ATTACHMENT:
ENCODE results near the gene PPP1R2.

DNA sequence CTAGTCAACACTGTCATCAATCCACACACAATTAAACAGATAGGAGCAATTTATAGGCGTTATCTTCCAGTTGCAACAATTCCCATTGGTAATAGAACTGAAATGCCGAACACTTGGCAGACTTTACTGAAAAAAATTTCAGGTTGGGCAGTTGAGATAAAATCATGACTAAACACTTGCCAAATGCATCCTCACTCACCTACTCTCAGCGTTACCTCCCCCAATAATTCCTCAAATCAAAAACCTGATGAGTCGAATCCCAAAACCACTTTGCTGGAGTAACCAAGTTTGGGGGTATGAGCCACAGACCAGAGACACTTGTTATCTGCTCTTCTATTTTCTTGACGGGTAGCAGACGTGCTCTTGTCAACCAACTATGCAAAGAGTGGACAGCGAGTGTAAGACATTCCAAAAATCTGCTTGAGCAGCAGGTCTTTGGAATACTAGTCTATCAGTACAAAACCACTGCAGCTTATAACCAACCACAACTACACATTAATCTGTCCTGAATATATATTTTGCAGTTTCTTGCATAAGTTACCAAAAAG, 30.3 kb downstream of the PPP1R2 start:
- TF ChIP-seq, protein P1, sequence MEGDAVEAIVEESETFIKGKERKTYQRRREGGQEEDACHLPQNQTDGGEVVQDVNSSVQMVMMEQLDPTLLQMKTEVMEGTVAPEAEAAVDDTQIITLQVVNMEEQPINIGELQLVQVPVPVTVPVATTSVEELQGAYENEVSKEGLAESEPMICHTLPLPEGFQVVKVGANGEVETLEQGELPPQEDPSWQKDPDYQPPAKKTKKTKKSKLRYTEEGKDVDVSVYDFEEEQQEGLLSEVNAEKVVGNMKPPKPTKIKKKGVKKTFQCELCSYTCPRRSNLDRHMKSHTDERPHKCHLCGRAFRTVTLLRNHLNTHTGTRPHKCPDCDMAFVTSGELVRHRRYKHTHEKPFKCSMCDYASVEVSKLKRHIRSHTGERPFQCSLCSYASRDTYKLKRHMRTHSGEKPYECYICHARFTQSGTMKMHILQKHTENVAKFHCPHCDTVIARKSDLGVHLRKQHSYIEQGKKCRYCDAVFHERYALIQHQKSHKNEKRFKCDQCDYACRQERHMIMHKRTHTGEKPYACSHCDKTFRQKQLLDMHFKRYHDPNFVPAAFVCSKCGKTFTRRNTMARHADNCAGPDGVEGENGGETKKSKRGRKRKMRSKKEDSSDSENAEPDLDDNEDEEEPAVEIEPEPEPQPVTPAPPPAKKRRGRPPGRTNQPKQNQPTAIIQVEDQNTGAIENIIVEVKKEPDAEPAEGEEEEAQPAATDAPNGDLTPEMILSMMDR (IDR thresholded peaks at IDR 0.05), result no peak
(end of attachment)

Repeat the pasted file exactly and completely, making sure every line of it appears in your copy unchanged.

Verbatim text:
ENCODE results near the gene PPP1R2.

DNA sequence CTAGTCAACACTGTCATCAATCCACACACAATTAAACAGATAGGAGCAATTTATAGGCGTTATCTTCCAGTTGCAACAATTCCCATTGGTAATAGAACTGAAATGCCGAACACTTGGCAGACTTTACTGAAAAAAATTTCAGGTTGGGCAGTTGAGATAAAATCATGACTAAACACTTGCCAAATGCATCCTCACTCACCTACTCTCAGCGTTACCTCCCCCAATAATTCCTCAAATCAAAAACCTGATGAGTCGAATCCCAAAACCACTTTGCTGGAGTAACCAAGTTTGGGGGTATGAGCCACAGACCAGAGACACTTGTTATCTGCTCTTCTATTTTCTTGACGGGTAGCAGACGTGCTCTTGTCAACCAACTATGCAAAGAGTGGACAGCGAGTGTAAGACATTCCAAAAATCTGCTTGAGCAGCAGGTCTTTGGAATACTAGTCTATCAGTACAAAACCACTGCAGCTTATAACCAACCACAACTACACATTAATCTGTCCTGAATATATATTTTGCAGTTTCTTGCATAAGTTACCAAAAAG, 30.3 kb downstream of the PPP1R2 start:
- TF ChIP-seq, protein P1, sequence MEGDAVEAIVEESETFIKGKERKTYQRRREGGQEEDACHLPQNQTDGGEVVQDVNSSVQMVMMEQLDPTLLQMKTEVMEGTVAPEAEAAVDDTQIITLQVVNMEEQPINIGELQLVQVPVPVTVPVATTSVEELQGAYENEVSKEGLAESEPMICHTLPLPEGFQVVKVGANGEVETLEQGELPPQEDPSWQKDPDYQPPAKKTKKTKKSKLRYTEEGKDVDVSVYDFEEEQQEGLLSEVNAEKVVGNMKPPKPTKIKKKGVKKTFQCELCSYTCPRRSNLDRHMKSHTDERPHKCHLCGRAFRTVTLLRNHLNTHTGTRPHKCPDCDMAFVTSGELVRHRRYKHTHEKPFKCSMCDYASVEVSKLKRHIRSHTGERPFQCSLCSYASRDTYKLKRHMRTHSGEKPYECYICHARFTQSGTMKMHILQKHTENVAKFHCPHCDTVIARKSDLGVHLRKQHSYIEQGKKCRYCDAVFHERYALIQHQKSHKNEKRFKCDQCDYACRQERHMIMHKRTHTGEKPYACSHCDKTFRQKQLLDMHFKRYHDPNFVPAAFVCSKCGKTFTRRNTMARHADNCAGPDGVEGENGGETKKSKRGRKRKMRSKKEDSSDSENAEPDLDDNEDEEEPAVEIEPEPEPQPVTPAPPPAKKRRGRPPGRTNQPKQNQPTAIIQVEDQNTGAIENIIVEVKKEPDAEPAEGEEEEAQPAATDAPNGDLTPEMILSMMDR (IDR thresholded peaks at IDR 0.05), result no peak